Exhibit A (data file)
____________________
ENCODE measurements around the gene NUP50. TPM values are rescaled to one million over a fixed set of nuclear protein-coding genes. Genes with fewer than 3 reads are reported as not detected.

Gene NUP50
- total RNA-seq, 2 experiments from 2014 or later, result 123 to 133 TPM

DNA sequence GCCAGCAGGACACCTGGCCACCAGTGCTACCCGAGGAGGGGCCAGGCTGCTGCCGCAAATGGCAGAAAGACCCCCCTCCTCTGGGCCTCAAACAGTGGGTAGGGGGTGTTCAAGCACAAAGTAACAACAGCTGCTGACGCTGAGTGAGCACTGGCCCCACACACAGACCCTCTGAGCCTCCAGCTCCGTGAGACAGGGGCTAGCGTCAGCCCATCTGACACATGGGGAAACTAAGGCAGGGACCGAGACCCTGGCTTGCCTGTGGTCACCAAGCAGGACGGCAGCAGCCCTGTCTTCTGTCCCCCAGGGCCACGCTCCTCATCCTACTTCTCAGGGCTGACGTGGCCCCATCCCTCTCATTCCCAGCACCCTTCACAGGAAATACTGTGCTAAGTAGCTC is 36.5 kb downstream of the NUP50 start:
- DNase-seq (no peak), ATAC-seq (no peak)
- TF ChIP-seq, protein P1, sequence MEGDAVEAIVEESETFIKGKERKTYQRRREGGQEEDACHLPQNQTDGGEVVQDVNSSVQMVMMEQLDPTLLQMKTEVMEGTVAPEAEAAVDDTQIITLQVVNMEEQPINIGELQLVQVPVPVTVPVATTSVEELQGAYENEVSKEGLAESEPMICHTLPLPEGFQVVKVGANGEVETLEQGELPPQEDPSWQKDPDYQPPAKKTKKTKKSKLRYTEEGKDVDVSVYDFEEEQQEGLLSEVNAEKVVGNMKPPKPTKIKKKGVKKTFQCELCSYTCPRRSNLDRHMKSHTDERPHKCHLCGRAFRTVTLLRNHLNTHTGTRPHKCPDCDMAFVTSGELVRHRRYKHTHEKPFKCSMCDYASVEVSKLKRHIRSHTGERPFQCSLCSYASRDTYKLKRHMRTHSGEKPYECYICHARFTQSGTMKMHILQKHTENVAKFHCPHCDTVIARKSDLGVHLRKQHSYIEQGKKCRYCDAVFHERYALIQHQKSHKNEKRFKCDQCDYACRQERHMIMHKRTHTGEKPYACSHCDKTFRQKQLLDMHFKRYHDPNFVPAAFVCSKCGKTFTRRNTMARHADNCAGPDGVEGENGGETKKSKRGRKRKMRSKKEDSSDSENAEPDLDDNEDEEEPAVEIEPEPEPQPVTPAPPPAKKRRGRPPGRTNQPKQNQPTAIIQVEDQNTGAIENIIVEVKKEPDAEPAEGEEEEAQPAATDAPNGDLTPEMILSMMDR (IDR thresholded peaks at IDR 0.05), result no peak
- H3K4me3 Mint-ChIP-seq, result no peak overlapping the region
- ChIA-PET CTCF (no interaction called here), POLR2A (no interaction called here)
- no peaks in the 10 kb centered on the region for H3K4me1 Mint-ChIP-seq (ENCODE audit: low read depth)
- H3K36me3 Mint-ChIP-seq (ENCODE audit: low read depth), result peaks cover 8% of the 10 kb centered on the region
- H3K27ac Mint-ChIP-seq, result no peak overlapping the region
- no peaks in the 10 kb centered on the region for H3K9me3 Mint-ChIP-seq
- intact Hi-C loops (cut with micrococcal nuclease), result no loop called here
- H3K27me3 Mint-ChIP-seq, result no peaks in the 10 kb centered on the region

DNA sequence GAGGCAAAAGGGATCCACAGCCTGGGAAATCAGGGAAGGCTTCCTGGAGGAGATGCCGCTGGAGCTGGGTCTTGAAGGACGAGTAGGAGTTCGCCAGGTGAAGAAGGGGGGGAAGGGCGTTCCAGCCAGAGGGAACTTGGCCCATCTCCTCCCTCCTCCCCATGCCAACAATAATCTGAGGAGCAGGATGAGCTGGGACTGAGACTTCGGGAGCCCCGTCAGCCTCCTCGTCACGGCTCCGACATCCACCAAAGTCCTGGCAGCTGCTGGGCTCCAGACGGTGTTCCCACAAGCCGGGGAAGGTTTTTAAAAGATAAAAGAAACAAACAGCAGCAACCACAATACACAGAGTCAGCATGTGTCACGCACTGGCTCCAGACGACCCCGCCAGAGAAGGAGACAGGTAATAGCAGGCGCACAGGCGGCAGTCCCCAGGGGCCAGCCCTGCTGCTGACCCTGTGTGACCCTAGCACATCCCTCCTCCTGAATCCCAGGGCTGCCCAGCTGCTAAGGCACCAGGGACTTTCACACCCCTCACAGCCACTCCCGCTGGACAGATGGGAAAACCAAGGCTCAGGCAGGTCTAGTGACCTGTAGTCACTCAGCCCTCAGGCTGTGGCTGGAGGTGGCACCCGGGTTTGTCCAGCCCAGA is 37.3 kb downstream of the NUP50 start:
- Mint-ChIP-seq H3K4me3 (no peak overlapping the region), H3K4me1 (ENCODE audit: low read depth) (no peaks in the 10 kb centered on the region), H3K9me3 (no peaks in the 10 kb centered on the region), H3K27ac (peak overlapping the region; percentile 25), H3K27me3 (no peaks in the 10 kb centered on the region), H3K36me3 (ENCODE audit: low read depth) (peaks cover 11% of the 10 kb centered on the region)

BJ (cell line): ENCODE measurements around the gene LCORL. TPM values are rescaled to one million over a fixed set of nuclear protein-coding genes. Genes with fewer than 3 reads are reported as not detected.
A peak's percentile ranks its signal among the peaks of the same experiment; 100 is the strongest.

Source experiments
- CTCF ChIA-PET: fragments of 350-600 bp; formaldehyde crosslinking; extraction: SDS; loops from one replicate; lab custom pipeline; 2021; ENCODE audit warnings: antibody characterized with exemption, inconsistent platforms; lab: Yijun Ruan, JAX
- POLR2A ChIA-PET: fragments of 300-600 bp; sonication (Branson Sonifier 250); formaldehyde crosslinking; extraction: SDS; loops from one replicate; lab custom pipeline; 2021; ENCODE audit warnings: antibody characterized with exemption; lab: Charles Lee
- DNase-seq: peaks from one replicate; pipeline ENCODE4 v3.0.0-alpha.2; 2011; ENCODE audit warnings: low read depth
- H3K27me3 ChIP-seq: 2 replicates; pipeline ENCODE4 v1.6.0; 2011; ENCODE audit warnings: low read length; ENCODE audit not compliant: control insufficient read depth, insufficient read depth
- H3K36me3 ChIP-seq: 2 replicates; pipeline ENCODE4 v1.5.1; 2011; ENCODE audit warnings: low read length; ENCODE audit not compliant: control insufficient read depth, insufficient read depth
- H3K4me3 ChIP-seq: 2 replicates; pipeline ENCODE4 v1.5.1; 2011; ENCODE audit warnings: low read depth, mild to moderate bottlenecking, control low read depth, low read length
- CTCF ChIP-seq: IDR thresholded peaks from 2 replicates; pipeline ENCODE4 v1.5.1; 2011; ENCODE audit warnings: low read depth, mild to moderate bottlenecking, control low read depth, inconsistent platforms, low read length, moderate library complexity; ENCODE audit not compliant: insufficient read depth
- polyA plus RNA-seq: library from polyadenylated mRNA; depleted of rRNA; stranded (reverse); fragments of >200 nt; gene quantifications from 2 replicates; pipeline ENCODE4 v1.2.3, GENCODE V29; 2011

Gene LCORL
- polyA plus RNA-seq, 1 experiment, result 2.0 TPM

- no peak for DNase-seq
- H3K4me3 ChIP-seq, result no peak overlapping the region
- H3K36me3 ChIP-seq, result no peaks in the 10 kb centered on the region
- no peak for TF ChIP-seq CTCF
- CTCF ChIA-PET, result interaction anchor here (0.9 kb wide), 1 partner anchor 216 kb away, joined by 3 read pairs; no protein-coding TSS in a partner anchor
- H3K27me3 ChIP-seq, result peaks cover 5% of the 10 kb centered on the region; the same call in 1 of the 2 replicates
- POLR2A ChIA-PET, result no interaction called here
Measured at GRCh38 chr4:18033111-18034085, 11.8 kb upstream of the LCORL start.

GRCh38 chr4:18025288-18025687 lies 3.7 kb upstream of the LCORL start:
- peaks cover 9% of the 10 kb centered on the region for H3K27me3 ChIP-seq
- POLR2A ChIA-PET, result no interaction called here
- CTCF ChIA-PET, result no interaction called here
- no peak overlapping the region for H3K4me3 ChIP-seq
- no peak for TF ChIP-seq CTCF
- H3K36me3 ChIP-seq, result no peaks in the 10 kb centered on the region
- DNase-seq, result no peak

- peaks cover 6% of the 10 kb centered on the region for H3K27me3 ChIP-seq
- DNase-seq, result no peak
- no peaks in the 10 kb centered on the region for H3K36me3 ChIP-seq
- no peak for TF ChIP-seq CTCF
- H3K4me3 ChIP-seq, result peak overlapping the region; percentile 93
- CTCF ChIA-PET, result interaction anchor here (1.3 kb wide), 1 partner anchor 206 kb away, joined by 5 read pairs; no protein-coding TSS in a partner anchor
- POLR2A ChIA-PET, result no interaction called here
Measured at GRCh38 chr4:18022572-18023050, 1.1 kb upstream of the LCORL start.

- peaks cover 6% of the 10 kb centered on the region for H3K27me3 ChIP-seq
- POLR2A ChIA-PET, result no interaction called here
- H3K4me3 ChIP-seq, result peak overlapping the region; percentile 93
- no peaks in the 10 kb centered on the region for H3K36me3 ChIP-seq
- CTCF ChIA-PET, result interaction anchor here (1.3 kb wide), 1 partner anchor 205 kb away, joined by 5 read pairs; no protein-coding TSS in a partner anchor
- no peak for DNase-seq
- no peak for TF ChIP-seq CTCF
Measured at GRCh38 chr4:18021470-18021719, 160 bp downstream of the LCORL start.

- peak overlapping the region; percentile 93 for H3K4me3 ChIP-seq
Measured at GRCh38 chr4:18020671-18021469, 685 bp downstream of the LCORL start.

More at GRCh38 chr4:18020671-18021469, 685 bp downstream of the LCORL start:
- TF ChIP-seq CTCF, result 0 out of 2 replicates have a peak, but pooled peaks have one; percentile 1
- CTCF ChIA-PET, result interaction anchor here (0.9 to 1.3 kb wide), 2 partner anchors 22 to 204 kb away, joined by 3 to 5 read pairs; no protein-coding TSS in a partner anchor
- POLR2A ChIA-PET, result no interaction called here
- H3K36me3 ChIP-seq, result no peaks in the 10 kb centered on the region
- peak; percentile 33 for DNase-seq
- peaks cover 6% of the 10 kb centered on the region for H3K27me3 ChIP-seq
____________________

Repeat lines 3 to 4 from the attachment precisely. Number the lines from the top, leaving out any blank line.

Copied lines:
- total RNA-seq, 2 experiments from 2014 or later, result 123 to 133 TPM

DNA sequence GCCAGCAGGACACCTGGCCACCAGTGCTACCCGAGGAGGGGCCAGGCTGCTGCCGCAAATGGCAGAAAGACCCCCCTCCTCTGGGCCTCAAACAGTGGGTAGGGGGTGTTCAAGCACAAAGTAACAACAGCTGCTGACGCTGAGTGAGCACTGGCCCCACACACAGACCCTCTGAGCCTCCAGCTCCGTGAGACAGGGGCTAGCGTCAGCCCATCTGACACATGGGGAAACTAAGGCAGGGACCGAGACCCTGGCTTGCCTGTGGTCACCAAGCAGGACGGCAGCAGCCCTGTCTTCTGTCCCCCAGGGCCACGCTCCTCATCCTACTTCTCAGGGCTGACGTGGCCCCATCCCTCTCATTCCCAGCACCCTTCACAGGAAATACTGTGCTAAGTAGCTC is 36.5 kb downstream of the NUP50 start: